“In those days, students in architecture could audit any course in the University,” says Mercado. “I took a class with Meyer Schapiro, one of the greatest teachers I ever ran across. He believed in his subject and he brought us into his world. Beyond painting, he had a wealth of knowledge of photography and related the two arts in his lectures. I learned how to look at paintings and to put the method of seeing into my photographs.”
Mercado graduated from Columbia in 1949 “with an interest in big projects,” and worked in the engineering side of city planning and architecture. In the 1950s, while on the staff of Skidmore, Owings & Merrill, he headed the master planning for the Lower Manhattan Development Corporation. Later, with Parsons Brinckerhoff, he proposed a high-speed commuter line for the Long Island Rail Road and a train from JFK Airport to the city. After moving to California in 1971, he worked on redevelopment and public housing projects.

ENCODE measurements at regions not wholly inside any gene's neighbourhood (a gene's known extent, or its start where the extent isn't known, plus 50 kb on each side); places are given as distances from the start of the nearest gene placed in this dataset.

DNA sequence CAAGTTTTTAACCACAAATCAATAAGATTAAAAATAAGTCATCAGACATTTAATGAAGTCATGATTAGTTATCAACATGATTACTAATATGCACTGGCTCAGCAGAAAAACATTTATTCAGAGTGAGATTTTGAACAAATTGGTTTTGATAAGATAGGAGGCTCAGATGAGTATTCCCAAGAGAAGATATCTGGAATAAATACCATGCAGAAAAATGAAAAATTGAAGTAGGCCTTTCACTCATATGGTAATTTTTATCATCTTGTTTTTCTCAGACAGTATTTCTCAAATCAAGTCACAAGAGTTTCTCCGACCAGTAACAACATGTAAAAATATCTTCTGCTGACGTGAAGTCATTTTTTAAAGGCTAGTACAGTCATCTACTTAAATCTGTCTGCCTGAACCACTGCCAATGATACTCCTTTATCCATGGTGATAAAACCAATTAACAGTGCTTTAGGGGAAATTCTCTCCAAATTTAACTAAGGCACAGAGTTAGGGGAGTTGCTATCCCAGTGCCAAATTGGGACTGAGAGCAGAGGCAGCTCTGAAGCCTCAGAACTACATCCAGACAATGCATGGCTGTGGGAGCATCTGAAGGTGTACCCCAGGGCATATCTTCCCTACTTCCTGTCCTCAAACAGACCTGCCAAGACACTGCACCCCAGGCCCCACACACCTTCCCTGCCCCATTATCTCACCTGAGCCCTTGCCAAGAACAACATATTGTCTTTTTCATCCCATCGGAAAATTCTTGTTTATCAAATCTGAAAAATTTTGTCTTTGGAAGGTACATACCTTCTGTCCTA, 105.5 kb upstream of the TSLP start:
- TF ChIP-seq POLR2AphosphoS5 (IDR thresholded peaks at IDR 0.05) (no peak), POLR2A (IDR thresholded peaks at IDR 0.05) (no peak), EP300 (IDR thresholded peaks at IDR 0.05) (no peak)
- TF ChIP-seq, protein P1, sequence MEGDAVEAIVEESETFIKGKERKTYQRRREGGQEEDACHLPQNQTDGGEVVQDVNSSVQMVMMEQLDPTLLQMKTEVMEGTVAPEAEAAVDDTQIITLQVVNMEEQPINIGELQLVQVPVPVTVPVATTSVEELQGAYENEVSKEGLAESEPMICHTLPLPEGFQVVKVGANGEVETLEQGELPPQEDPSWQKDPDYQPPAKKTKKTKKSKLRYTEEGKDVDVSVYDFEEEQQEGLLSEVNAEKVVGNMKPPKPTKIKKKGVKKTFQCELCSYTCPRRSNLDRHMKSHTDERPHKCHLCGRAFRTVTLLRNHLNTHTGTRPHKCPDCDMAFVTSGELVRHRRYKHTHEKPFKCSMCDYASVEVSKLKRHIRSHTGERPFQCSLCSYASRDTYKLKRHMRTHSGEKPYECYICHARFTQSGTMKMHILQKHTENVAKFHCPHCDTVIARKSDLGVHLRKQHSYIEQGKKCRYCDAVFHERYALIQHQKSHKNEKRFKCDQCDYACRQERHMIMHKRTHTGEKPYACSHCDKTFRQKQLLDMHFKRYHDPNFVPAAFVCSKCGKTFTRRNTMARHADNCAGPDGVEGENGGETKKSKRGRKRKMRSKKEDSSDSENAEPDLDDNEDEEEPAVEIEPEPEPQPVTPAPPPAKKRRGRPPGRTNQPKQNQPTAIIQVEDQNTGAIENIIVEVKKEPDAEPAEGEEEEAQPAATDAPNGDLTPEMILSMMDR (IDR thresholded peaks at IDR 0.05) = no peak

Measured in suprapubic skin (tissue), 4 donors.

After the 1991 fire vaporized his home and nearly everything he owned, Mercado drew on the interests and skills that were first stimulated in bomb-flattened Frankfurt. He designed and built a new house, and bought a new camera.
Portrait of a Stranger